Go to Myspace, and click on some random profiles. Chances are, you’ll come across some things that could be considered offensive: Pamela Anderson clad in nothing but a thong, a girl who can’t be over sixteen in a provocative pose, graphics that look like road signs showing stick figures in various positions performing sex acts, a mother feeding her baby.
Wait a minute-what did I just say? A mother feeding her baby? Actually, that’s the one thing I listed that you probably won’t see, because the people who are in charge of deciding what’s offensive on Myspace are deleting photos of breastfeeding infants, in the name of decency.
Lisa Marie Gittings of Asheville, NC had her photos removed without any explanation. As she was nursing her eight-month-old son, her three-year-old snapped a picture. In support of the breastfeeding community, Lisa Marie posted the picture on her Myspace page. I didn’t see the picture myself, because every time she reloads them, Myspace removes them, but I can tell you from my own experience in nursing, far less of the breast is exposed during breastfeeding than in some of the photos I’ve seen on Myspace. When a baby nurses, his head covers almost the entire breast. If you are large-busted, you might show as much skin as you would in a modest two-piece bathing suit. Not only is Lisa Marie a mother trying to feed her child in the healthiest way possible; she also offers professional breastfeeding support to new mothers, in an attempt to ensure that more babies in the US are as healthy as possible. Lisa Marie wrote to the administration at Myspace asking for an explanation of why her photos were removed, but hasn’t heard back, as of this writing. She says, “I feel that by banning these images, Myspace is telling young mothers that breastfeeding is an unnatural and disgusting act, and therefore they are not promoting the health of children and families…they are violating our rights by censoring these family photos.”
Myspace is used by countless teens and young adults, so the administrators may not be too concerned about a group of moms who are annoyed about their pictures being removed. It’s not just a bunch of housewives who are up in arms, though. My sister, Emily, is a typical Myspace user: sixteen years old, up on all the trends in music and fashion, with a large group of Myspace friends. In her opinion, “Myspace is being stupid. You can’t even see the boob when you’re breastfeeding. I’d rather see that than all the naked girls you see all over Myspace. It’s just a kid being fed; what’s the big deal?” My own two teenage children echo that sentiment, as do all the adults I spoke to about it today.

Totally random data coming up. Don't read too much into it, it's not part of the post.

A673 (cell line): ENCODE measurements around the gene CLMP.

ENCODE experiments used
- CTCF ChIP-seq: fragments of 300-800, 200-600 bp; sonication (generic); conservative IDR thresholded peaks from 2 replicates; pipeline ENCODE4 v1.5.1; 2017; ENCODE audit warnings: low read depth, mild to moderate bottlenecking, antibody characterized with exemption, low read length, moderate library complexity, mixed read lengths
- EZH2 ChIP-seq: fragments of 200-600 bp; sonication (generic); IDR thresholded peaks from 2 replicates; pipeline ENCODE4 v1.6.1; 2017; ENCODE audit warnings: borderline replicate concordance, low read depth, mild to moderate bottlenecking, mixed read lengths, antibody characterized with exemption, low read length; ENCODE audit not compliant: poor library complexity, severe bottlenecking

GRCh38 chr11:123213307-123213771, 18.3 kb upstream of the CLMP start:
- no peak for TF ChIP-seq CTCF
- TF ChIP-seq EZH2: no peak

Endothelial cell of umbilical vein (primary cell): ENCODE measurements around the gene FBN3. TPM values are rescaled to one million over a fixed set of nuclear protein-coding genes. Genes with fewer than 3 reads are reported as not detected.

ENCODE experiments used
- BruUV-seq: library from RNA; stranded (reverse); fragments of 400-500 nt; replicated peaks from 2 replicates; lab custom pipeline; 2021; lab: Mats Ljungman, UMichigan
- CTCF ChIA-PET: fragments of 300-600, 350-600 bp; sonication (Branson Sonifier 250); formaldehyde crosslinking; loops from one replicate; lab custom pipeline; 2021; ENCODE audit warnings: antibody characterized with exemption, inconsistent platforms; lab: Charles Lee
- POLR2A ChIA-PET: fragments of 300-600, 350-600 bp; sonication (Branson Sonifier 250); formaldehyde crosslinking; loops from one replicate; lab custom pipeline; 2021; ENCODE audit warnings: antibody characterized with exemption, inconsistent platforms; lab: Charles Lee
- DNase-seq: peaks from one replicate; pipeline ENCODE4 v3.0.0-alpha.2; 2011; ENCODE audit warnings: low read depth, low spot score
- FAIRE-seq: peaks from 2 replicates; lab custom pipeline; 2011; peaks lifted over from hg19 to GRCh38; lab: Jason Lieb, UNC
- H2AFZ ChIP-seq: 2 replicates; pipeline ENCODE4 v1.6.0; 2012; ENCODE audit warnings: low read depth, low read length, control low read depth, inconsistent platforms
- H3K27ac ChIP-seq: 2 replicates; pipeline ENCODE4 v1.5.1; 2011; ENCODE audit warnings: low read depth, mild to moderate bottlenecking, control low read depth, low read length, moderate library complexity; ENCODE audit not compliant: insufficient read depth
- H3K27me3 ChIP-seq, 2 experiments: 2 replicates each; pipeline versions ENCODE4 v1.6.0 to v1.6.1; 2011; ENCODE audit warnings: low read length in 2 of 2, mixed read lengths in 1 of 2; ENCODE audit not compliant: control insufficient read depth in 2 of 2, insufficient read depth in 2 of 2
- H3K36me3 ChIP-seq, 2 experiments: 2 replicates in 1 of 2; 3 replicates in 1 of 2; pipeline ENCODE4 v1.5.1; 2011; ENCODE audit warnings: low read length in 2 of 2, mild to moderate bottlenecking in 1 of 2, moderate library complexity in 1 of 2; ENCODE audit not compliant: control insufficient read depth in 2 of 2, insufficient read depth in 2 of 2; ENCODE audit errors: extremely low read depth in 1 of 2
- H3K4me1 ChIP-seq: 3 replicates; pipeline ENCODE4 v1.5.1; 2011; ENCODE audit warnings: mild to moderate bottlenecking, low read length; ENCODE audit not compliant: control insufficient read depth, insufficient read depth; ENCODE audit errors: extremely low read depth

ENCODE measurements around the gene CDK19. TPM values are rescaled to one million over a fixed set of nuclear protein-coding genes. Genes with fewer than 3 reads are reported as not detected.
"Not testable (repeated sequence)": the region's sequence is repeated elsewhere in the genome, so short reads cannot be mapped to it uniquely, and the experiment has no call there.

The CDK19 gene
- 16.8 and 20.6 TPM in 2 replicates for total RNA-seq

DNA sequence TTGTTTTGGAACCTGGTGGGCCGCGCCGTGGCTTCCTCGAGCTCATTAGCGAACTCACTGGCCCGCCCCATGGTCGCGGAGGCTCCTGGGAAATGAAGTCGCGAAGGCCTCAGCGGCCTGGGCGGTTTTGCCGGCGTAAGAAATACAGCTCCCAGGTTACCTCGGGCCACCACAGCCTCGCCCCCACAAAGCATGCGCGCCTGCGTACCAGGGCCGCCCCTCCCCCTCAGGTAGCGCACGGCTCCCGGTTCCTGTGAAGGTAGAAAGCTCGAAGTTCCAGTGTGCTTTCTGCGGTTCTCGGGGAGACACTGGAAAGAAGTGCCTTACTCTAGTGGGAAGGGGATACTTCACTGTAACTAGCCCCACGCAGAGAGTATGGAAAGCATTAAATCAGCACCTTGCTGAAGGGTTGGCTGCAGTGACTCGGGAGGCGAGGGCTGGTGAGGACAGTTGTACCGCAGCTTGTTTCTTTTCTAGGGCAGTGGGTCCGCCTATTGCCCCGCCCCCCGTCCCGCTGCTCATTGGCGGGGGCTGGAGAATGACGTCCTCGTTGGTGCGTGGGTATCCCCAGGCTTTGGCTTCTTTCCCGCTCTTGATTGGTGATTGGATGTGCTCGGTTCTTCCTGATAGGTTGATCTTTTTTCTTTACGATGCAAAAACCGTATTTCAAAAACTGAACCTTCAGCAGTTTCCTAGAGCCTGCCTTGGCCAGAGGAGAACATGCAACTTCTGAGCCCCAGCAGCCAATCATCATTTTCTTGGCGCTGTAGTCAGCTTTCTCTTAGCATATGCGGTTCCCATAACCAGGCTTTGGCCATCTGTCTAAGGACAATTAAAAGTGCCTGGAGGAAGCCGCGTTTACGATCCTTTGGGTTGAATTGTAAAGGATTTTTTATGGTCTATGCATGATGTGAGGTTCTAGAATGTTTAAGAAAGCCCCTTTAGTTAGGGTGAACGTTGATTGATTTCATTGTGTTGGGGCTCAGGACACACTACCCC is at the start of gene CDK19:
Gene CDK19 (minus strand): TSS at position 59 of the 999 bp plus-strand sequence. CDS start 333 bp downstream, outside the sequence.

Breastfeeding is not offensive. There is nothing remotely sexual or inappropriate about the act of a mother feeding her child. A breastfeeding mother is using her body for precisely what it was made for-breasts are made for nurturing children. It is a bonding experience and the healthiest way to nourish your child. If someone chooses to impose their own deviant thoughts on what is a very natural and family-friendly act, that person should not be in charge of deciding what is and isn’t “appropriate”, especially in a forum where so many images that are blatantly sexual are displayed without repercussion. This is not just an act of censorship; it is discrimination against women who choose to share photos of a special time in their lives with their children. Breastfeeding is not illegal in this country, and yet Myspace is making it their mission to penalize those who do it, and perpetuate the notion that breasts exist solely for sexual pleasure.
Lisa Marie Gittings is not the first woman to have photos of her feeding baby removed from Myspace; they have done this to several other women across the country. A petition has been started to try and convince Myspace to come to their senses and stop the double standard that allows photos of silicone-filled breasts, but not milk-filled ones.